House and Senate Pass FY2016 Budget Resolutions;
Funding Priorities and Limits Will Guide the Appropriations Process
April 1, 2015
In late March, the House of Representatives and the Senate each passed their respective Budget Resolutions for Fiscal Year (FY) 2016, the first major step in the annual Congressional spending process. While Budget Resolutions do not go to the President for signature and do not have the force of law, they do establish each chamber’s overall budget priorities and spending limits for the current fiscal year-as well as subsequent years. They will be used by each chamber’s Appropriations Committees to instruct their Subcommittees as to spending allocations for crafting their respective FY2016 appropriations bills.
The House passed its Resolution (H. Con Res 27) on March 25 by a vote of 228-199. The Senate passed its Resolution (S. Con. Res. 11) on March 27 by a vote of 52-46.
The House Budget Resolution includes $5.3 trillion in non-defense budget cuts through 2025, which are in addition to the cuts dictated by the 2011 Budget Control Act’s (BCA) budget caps and sequestration. For FY2016, the Resolution cuts nondefense discretionary (NDD) spending by an additional $759 billion through 2025, while increasing defense spending by $387 billion over the same period. In addition to the increase in the defense spending, the House Resolution also adds $36 billion for FY2016 to the Overseas Contingency Operations (OCO) fund, a special funding mechanism for the Department of Defense (DOD) designated to cover the costs of military operations in the Middle East and other war zones that is not subject to sequestration and BCA spending limits. The House has been criticized for using OCO funds to meet general military needs as way to circumvent the BCA cap. Even the House Budget Committee last year described use of the OCO for such purposes as a “backdoor loophole that undermines the integrity of the budget process.”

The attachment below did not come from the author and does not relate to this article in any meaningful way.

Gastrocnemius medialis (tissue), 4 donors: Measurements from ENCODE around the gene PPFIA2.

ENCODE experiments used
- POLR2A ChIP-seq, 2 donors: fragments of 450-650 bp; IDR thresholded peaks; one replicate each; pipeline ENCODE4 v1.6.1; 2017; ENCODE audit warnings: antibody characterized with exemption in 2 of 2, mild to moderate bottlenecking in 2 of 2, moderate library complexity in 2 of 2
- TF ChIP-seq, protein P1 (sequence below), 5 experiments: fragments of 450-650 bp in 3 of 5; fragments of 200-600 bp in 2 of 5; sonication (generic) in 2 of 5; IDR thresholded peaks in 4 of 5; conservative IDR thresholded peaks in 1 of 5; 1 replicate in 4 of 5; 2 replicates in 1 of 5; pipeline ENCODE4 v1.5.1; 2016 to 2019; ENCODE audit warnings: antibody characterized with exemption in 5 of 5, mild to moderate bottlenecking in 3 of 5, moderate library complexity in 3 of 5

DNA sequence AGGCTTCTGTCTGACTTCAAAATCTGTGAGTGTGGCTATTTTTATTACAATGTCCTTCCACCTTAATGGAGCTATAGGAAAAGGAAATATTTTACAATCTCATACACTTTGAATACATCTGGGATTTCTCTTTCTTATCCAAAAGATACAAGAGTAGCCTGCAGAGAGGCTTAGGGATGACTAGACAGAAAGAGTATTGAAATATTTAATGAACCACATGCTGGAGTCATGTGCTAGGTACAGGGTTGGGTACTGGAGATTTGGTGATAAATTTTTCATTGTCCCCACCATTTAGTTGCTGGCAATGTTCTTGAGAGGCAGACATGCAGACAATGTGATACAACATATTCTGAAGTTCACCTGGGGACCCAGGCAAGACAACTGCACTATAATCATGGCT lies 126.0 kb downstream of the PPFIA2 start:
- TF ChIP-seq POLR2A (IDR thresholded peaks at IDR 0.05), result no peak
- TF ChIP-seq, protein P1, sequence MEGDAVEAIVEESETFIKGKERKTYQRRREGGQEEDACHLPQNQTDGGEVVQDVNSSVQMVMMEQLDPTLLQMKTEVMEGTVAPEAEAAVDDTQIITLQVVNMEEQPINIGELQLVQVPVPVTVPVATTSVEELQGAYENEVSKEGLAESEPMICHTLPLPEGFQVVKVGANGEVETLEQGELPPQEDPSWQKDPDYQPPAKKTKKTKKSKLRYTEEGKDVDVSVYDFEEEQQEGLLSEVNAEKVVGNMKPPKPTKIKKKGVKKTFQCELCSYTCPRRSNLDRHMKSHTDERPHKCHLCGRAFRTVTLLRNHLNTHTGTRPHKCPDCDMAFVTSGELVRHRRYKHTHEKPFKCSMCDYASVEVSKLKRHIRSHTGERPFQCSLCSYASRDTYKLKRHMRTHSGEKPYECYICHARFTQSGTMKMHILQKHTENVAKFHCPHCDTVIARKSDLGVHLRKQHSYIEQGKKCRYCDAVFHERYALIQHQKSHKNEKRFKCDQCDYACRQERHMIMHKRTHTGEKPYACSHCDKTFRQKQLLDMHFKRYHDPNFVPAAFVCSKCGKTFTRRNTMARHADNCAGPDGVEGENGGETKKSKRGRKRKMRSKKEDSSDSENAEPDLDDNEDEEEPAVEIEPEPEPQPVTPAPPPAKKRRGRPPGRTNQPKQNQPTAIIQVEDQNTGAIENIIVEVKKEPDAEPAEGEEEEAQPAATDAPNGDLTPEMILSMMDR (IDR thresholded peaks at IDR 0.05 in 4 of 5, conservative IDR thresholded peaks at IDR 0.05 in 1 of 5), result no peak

The Senate’s Resolution proposes $4.7 trillion in non-defense budget cuts through 2025. The Senate bill would cut NDD programs by an additional $236 billion below the sequestration caps through 2025. The Senate plan also adds $38 billion to the OCO fund.
The bottom line for National Institutes of Health (NIH) funding, which is included in NDD programs along with health and education programs, is that significant funding increases are unlikely due to continued deficit reduction activities.